Worldwide Commitments
The British Army and Royal Marines got involved with countless actions, large and small, all over the world. The control of the seas meant that British military power could be projected to all four corners of the globe. Generally, the British government attempted to avoid military campaigns and conflicts. They were expensive and they could not always be assured of the outcome. However, a decisive flexing of the muscles early on could head off more costly, long running commitments. The Army did not get a choice of which campaigns it would embark upon. The decision to commit military forces were often undertaken by British government representatives on the ground or were in response to hostilities breaking out in local populations. The Army's principle job was to maintain order and remove hostile forces. Of course, this could become more complicated if the forces were rival European powers or their proxies. A good example of how European conflicts could spill over to the wider colonial world was the Seven Years War - which was probably the first true world war.

What is surprising, is how small the British Army was for garrisoning, defending and policing such a vast Empire. Local forces could sometimes be raised, particularly in the settler colonies like Canada or South Africa, but generally the Army had to rely on technological superiority and a confident officer class. The Royal Navy could also be relied on to support local difficulties by lending naval personnel or moving reinforcements to the conflict quickly and without interruption: Control of the seas really did translate to control of much of the land.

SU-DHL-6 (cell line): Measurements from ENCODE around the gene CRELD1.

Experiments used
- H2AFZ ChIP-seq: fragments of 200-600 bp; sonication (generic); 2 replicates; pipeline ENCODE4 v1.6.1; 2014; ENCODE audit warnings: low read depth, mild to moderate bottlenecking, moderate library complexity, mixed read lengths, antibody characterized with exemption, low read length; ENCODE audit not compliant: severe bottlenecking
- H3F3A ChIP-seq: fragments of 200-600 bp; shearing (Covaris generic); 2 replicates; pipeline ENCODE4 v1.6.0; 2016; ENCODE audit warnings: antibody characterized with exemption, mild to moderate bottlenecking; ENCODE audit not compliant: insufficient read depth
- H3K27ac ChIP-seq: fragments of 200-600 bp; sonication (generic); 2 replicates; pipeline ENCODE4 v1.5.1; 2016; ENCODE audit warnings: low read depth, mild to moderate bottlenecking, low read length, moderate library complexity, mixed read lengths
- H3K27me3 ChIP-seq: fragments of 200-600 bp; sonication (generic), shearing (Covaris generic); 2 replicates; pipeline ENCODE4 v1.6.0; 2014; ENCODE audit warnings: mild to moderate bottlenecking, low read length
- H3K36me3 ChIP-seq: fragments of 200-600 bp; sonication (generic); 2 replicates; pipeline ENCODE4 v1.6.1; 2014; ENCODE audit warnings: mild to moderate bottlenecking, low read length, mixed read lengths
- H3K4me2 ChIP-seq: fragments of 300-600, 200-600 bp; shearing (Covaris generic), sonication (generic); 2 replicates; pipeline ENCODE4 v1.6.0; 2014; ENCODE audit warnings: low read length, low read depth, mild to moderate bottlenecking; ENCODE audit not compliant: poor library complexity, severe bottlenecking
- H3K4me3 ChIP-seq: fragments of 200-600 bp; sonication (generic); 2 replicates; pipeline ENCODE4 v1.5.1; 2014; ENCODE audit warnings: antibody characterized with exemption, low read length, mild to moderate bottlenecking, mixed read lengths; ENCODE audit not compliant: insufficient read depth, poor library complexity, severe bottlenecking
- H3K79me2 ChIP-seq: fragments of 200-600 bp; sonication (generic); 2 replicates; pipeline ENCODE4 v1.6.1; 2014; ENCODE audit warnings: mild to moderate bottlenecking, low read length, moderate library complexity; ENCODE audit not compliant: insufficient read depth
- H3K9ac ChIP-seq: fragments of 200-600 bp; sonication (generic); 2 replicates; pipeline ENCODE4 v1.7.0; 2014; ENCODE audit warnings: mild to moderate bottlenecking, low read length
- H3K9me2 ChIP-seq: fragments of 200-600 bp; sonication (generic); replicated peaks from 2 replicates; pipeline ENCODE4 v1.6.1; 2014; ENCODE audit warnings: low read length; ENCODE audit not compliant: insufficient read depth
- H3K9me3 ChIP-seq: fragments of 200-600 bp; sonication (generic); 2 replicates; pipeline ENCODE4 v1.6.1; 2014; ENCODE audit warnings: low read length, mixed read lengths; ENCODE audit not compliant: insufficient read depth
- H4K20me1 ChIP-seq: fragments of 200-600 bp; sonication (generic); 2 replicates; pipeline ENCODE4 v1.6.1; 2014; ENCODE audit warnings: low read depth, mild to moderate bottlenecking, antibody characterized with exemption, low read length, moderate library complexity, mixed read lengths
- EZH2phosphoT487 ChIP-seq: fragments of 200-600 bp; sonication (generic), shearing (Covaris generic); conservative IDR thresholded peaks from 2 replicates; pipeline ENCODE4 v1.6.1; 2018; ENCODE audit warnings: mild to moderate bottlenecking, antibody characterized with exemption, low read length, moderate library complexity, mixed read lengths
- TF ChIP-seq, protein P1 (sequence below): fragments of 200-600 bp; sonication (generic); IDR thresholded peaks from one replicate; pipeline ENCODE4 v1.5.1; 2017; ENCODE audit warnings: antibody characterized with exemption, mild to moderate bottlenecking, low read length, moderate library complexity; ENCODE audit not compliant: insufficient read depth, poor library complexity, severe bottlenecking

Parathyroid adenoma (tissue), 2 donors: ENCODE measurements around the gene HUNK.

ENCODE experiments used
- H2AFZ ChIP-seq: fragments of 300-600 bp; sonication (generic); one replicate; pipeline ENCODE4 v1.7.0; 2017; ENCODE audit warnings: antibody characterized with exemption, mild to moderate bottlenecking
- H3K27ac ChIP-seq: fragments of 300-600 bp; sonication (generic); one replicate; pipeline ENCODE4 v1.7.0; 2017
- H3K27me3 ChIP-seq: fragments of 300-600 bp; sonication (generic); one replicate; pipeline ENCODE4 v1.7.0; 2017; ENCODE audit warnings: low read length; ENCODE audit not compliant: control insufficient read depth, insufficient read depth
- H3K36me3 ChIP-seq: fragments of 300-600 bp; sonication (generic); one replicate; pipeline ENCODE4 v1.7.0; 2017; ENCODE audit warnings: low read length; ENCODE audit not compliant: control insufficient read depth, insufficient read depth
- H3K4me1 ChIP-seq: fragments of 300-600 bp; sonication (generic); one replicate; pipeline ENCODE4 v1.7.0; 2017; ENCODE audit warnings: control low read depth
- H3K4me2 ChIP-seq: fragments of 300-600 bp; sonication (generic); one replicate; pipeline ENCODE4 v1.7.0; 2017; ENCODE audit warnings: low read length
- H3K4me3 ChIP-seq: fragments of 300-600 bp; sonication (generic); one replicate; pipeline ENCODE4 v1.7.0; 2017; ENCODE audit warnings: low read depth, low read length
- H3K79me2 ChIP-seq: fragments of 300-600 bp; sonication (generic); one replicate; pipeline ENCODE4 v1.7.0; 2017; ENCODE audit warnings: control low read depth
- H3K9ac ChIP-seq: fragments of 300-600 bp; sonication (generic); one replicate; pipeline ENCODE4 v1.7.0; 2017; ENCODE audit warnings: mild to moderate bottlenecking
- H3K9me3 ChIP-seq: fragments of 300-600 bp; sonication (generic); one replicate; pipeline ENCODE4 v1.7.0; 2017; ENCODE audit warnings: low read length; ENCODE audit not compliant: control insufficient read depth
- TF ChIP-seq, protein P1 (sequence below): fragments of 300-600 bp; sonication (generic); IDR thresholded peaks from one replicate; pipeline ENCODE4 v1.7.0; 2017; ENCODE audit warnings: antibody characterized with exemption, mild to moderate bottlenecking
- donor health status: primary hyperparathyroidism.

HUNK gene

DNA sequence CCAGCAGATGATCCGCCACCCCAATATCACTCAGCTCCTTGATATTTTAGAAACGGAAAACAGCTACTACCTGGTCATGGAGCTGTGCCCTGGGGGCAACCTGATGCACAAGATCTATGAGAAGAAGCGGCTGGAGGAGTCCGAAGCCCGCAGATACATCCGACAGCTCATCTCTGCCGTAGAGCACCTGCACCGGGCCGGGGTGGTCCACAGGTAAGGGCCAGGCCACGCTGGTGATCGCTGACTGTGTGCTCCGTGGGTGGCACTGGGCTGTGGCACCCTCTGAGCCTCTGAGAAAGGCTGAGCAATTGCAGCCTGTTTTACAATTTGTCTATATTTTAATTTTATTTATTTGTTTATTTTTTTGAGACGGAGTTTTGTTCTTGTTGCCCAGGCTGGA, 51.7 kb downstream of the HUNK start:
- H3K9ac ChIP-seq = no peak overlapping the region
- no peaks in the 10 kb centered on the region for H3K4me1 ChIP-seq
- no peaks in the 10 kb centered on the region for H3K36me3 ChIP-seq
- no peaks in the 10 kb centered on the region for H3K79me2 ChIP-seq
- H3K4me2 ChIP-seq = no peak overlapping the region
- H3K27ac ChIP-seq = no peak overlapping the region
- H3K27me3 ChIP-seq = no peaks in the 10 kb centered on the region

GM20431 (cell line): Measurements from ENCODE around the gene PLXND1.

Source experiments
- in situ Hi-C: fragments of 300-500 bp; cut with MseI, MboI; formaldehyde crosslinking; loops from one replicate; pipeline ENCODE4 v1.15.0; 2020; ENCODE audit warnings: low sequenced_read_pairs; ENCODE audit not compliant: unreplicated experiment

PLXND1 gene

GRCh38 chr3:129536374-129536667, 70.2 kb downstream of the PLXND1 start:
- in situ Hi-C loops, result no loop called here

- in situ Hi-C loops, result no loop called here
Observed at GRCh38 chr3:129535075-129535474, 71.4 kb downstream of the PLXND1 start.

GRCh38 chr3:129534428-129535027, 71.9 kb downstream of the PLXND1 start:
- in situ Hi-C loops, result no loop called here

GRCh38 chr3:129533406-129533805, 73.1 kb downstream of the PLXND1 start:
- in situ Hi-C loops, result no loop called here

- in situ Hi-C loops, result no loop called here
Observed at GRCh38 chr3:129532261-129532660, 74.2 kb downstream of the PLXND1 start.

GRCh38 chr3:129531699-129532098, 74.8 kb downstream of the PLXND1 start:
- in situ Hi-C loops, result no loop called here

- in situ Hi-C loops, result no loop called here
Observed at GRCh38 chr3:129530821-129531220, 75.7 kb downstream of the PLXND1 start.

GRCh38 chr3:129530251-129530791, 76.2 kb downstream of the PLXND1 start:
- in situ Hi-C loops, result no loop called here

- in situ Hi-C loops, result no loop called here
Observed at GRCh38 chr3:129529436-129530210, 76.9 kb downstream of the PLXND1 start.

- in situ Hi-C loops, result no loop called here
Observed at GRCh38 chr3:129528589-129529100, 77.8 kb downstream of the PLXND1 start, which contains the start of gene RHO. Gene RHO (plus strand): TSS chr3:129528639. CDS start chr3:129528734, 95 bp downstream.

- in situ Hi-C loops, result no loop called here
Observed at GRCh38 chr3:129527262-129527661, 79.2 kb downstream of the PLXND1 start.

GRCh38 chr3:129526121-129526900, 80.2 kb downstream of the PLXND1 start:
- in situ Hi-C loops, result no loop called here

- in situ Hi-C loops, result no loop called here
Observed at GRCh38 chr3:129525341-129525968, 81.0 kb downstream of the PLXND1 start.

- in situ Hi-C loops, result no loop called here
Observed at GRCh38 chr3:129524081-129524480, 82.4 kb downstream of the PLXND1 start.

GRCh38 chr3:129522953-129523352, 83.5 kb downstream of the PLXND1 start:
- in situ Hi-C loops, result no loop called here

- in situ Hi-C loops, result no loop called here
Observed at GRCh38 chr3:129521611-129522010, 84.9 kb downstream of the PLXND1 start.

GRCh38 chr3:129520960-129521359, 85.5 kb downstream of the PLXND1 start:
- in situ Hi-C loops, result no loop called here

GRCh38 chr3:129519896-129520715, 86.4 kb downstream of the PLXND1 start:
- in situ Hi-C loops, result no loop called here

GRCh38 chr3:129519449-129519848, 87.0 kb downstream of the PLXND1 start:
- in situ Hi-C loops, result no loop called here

Structure
It was difficult to decide how to split the world up in terms of military campaigns. The British were heavily committed in some zones and not so much in others. Asia was a real problem in size and scope and so has been split into India and the North West Frontier, the Middle East and the Far East. South and North America have been joined together. Use the menu to the side to locate the campaign that you are interested in finding more about. I am trying to add more and more information about the many conflicts, but this will take time. It should also be noted that this site primarily intends to focus on colonial conflicts. This means that the larger European conflagrations such as the Napoleonic and World Wars are not being prioritized for coverage. Besides, it is felt that these wars are already widely covered on other sites on the internet. Having said that, some of the smaller 'colonial' aspects of those campaigns may well sneak their way in. If there is anything that you would like to see added or if you would like to suggest amendments or submit your own information or details about a campaign then please feel free to email me at stephen@britishempire.co.uk
Sections to Visit
Click for African Colonial Campaigns
African Campaigns
Click for European Colonial Campaigns
European Campaigns
Click for Middle Eastern Colonial Campaigns
Middle Eastern Campaigns
Click for Indian Colonial Campaigns
Indian and NWF Campaigns
Click for Far Eastern Colonial Campaigns
Far Eastern Campaigns
Click for Australasian Colonial Campaigns
Australasia and Pacific Campaigns
Click for American Colonial Campaigns
American Campaigns


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by Stephen Luscombe